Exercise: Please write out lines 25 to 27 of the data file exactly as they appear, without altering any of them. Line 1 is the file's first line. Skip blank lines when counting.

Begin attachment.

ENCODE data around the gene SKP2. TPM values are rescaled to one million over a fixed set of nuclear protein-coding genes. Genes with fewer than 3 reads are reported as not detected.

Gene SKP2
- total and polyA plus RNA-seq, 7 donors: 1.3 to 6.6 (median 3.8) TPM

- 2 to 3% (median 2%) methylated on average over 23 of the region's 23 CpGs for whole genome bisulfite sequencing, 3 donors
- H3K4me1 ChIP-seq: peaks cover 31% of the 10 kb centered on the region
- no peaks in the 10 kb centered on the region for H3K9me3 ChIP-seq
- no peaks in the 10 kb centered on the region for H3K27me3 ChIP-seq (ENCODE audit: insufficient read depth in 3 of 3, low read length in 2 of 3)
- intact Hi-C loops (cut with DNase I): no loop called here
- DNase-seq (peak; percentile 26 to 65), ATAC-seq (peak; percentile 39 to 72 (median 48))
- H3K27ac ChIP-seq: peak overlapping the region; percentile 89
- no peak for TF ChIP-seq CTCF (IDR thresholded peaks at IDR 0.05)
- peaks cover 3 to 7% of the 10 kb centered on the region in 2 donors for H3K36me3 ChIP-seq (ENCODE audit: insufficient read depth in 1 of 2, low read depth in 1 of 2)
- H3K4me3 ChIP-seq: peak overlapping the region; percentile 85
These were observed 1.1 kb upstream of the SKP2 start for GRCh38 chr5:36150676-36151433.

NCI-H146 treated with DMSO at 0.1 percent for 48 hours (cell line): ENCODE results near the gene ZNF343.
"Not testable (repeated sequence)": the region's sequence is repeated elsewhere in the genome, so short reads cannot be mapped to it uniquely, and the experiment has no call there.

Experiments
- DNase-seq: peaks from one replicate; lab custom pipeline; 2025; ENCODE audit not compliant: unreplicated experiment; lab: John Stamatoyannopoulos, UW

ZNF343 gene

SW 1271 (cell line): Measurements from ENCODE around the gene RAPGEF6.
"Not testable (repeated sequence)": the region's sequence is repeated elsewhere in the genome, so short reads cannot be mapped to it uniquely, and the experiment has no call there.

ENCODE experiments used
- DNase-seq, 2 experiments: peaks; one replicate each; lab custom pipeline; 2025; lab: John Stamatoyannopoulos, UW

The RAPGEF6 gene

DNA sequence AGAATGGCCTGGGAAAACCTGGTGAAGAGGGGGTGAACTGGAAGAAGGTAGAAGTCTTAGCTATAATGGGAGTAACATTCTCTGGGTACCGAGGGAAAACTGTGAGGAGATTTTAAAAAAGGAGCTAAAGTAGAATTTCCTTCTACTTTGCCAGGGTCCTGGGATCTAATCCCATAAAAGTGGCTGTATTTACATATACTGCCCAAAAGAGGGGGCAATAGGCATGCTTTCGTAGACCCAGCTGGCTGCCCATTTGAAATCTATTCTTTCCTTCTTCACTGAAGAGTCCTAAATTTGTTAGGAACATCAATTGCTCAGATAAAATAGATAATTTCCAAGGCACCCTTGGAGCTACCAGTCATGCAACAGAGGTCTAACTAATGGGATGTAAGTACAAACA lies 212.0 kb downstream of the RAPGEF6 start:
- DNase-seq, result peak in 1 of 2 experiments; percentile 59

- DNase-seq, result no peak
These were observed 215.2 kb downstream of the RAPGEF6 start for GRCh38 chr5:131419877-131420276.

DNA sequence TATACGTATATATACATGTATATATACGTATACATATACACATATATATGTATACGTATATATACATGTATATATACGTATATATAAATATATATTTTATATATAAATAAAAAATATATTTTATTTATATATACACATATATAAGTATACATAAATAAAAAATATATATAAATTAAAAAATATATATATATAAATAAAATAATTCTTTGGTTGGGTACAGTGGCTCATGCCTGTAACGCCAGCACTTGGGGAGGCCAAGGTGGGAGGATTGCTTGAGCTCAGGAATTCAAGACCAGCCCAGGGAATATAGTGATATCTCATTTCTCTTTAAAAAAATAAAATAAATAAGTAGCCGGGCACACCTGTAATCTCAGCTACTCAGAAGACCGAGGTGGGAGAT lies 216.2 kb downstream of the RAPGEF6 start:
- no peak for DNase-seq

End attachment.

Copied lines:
DNA sequence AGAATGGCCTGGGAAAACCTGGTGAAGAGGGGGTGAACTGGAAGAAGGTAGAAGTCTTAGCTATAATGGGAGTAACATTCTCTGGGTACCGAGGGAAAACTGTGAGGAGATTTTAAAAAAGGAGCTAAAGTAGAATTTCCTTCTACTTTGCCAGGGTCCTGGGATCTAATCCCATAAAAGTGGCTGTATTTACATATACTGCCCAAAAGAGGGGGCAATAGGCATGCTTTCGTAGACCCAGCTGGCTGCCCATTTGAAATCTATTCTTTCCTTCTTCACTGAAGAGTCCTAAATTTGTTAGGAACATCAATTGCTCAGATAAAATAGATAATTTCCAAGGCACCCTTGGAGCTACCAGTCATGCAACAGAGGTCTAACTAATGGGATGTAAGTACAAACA lies 212.0 kb downstream of the RAPGEF6 start:
- DNase-seq, result peak in 1 of 2 experiments; percentile 59

- DNase-seq, result no peak